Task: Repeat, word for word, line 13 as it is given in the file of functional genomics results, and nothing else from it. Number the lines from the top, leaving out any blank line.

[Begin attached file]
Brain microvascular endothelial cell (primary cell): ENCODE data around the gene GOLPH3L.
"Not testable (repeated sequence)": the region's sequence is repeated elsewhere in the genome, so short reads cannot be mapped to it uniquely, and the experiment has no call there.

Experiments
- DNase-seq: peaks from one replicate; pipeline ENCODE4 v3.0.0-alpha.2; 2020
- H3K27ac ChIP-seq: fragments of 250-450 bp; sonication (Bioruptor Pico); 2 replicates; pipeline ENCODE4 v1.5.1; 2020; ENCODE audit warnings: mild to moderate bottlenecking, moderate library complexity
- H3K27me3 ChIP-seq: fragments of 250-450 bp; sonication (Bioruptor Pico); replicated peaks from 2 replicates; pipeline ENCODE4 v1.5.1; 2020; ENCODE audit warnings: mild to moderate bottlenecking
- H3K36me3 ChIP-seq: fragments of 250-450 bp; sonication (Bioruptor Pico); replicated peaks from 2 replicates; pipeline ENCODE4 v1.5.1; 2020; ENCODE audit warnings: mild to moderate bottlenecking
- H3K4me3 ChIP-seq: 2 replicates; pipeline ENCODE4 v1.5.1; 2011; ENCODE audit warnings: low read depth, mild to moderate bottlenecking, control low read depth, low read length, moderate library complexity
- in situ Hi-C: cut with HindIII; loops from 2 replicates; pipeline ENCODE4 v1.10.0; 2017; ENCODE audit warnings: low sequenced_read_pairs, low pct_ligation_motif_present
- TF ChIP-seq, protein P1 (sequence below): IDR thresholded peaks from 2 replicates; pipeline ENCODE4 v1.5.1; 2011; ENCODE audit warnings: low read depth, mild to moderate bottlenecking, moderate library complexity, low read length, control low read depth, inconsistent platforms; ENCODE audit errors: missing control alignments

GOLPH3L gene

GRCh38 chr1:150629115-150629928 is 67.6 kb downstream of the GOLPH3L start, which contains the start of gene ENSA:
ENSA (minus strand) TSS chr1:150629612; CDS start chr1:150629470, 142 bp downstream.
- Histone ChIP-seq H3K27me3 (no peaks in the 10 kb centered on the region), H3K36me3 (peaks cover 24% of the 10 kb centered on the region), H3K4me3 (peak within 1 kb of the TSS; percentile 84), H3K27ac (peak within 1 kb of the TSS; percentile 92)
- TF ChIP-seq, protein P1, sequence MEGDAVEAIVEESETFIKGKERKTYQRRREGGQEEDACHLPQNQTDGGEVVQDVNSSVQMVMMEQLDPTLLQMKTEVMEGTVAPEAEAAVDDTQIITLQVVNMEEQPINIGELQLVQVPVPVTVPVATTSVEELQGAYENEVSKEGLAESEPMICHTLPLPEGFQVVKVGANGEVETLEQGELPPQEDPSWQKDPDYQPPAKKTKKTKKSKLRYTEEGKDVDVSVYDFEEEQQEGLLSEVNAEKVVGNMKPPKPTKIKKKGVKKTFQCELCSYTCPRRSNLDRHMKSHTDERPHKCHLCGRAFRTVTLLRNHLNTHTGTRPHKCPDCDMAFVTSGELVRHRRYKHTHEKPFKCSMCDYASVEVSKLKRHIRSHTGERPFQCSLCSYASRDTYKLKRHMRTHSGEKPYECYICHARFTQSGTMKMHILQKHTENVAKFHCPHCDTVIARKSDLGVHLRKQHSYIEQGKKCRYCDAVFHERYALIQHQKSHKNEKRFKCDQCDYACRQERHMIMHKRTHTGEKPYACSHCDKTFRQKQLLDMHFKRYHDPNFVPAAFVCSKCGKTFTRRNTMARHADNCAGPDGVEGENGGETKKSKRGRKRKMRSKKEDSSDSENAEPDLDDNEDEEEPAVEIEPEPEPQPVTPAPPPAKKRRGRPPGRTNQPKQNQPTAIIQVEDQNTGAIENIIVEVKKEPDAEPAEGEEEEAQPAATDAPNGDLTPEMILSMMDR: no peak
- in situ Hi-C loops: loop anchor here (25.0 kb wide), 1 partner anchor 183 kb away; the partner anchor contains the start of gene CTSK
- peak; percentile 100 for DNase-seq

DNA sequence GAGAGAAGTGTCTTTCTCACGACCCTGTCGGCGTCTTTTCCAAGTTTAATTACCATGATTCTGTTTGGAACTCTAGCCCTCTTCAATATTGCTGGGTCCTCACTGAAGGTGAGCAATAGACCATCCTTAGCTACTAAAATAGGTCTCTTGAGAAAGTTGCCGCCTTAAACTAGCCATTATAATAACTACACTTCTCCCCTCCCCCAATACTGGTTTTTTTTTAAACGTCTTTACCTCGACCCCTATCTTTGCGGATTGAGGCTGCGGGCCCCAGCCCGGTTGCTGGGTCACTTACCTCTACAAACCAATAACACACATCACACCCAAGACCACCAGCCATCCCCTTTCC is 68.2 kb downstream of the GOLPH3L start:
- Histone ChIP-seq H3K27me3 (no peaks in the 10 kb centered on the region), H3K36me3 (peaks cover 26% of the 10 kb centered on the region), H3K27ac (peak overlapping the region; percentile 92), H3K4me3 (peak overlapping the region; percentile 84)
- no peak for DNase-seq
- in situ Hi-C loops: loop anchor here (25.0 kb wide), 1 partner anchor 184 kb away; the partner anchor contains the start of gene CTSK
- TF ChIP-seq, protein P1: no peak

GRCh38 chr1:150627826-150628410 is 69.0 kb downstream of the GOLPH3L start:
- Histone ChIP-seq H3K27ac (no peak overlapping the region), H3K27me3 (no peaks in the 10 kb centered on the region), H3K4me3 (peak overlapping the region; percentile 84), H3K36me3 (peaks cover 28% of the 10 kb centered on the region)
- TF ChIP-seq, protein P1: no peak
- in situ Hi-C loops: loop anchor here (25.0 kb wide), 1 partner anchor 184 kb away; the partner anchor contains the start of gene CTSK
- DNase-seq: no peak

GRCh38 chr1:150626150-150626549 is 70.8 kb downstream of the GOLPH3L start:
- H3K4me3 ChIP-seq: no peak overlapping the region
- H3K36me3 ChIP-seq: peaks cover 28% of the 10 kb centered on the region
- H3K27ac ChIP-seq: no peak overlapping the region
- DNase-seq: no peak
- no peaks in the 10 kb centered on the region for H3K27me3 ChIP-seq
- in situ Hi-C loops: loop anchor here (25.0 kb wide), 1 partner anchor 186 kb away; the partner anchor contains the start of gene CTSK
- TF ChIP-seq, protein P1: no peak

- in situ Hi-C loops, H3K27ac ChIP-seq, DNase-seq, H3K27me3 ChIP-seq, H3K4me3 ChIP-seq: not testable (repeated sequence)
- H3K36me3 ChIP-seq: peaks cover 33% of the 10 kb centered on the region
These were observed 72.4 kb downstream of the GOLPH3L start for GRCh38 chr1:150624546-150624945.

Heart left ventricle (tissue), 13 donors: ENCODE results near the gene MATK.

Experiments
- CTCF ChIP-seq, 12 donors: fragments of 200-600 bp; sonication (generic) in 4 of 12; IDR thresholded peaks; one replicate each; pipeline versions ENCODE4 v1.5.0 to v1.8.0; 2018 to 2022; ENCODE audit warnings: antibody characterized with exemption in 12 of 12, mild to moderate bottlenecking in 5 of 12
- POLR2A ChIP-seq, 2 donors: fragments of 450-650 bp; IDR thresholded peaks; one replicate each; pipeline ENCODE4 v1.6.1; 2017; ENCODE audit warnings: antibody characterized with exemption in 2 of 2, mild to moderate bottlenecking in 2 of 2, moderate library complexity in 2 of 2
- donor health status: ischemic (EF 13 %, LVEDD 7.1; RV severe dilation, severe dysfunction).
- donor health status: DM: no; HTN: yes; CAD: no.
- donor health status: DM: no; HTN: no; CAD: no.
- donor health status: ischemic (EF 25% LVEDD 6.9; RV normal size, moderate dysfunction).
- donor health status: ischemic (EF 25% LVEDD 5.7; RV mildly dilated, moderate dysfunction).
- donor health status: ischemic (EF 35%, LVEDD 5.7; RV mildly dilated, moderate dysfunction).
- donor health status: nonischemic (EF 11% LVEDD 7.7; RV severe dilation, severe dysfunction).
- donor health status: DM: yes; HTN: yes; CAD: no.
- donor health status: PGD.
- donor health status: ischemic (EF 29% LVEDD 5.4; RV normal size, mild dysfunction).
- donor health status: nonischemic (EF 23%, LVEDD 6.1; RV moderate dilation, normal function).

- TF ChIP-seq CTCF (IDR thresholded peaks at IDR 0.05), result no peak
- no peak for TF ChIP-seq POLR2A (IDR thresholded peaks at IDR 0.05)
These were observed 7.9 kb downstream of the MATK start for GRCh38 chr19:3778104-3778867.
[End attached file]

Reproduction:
ENSA (minus strand) TSS chr1:150629612; CDS start chr1:150629470, 142 bp downstream.